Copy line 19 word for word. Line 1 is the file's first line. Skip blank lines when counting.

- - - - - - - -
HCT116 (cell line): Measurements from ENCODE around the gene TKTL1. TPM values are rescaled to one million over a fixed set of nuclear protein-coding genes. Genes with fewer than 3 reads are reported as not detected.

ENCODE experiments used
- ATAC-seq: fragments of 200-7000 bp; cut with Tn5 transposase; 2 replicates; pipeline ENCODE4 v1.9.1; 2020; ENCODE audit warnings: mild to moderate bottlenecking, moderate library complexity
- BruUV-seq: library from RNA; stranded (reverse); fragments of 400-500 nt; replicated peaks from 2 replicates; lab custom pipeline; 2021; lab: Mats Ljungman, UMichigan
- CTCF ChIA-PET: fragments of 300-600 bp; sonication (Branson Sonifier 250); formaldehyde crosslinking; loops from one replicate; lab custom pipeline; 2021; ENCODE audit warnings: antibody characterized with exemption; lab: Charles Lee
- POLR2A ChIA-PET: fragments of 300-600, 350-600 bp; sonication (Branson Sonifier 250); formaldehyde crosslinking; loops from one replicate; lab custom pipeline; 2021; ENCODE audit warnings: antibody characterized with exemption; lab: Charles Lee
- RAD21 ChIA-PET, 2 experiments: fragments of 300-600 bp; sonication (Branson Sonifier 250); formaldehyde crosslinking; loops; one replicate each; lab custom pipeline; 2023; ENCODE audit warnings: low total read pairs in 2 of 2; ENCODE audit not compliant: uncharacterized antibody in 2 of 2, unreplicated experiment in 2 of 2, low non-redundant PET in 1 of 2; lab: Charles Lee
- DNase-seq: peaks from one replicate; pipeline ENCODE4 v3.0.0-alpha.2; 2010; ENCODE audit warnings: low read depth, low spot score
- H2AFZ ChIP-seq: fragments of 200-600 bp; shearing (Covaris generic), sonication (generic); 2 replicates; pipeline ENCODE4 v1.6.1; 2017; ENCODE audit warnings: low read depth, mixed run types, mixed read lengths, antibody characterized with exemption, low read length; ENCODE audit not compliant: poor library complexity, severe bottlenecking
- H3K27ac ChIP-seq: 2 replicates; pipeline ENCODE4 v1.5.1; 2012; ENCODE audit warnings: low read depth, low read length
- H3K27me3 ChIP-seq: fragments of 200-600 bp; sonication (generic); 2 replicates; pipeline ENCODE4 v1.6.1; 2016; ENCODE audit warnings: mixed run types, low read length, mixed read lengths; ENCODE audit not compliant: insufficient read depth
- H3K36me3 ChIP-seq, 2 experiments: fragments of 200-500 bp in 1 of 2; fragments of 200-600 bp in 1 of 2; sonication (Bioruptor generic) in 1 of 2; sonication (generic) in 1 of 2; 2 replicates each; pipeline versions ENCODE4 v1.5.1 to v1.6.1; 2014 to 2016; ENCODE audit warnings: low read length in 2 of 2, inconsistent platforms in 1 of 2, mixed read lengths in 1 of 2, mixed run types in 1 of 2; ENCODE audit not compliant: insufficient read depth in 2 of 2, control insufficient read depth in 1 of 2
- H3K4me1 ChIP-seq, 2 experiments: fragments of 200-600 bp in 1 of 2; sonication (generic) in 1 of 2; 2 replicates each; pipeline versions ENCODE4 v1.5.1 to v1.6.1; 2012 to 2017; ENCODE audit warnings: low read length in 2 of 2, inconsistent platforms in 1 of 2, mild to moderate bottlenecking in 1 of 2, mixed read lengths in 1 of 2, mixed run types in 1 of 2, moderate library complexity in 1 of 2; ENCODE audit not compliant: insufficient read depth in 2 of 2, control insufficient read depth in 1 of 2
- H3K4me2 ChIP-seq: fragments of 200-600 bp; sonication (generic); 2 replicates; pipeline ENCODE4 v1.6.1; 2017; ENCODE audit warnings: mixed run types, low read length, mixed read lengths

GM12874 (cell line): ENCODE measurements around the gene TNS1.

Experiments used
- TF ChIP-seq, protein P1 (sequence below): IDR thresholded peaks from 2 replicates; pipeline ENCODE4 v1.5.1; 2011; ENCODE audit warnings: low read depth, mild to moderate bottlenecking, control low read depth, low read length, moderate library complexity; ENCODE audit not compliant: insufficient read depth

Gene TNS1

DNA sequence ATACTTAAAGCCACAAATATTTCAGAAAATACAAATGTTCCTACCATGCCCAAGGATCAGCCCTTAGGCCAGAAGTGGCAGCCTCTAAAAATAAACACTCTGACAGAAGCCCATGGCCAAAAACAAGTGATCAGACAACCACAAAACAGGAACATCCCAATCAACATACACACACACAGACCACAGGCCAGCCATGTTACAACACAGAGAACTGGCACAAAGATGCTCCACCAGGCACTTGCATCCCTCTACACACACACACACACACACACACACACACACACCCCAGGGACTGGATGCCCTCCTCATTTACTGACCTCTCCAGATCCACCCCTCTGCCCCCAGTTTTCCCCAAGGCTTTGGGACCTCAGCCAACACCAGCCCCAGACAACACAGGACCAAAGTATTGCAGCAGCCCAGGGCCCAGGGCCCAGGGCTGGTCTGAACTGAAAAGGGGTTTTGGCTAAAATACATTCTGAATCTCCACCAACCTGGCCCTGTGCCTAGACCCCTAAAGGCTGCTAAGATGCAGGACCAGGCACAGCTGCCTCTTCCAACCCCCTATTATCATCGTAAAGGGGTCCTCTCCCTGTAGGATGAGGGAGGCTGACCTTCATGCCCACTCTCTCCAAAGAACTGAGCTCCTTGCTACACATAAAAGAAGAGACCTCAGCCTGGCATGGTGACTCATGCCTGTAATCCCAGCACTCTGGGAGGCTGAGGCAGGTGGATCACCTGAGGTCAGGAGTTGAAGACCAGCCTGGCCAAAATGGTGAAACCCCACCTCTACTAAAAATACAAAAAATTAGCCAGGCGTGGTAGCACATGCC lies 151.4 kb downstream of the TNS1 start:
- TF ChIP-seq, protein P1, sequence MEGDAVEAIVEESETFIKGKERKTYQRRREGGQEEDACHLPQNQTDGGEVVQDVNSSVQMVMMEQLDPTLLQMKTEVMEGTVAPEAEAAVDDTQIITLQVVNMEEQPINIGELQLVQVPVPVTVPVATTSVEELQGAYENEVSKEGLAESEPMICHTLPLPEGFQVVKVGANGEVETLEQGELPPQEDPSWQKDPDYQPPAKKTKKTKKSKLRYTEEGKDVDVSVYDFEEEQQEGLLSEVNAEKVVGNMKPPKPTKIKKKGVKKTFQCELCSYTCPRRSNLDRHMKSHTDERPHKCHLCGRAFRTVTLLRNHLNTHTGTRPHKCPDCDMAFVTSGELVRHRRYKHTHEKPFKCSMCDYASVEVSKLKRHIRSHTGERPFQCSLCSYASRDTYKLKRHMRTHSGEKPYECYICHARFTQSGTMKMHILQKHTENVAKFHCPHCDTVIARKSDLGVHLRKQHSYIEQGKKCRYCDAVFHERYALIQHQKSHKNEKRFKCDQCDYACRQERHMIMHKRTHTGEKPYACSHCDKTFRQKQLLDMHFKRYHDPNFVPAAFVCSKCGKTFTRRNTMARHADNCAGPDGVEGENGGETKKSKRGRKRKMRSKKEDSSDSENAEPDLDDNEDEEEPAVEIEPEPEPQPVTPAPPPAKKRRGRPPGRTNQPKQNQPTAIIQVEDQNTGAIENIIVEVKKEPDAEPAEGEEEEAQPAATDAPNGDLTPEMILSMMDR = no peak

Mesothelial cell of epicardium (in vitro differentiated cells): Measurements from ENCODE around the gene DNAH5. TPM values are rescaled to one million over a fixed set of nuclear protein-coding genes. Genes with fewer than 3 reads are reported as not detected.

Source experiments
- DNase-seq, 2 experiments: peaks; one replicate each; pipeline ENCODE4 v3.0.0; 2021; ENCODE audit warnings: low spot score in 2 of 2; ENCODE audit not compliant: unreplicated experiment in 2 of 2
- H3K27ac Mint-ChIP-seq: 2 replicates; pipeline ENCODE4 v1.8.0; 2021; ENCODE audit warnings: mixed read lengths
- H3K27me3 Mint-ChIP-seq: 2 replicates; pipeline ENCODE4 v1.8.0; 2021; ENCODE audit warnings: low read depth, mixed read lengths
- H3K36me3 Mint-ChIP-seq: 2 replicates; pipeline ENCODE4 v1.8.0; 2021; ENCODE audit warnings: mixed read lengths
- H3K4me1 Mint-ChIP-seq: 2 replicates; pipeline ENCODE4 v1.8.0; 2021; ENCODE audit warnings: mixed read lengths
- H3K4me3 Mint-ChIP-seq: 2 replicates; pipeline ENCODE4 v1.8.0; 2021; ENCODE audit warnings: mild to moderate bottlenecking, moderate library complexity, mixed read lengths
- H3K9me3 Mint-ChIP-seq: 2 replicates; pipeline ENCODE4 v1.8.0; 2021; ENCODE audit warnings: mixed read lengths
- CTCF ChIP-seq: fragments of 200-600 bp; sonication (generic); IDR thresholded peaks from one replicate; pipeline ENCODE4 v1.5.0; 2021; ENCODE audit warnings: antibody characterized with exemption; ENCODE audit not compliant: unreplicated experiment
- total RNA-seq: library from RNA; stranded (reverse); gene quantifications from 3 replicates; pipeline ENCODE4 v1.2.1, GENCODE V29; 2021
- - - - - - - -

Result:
DNA sequence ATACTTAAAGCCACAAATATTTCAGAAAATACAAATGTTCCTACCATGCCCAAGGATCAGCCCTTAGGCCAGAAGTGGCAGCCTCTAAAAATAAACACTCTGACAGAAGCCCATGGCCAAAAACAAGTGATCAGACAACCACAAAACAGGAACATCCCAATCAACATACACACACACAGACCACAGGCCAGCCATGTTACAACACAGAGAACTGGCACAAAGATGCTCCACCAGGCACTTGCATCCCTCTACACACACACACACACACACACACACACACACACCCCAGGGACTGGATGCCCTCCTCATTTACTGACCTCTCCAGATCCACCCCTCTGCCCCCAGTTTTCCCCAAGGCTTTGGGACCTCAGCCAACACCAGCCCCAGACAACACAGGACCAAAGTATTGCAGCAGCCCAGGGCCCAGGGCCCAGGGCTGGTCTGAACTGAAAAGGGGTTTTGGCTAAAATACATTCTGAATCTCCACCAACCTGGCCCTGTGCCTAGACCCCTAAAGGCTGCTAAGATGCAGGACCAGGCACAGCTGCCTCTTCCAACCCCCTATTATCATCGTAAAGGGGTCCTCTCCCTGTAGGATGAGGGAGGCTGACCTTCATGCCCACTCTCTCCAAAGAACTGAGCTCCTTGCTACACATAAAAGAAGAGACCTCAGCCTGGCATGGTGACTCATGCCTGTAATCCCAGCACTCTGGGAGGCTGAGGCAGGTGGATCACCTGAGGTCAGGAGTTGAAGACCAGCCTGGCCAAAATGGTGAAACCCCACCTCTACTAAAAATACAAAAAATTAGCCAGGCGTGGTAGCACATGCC lies 151.4 kb downstream of the TNS1 start: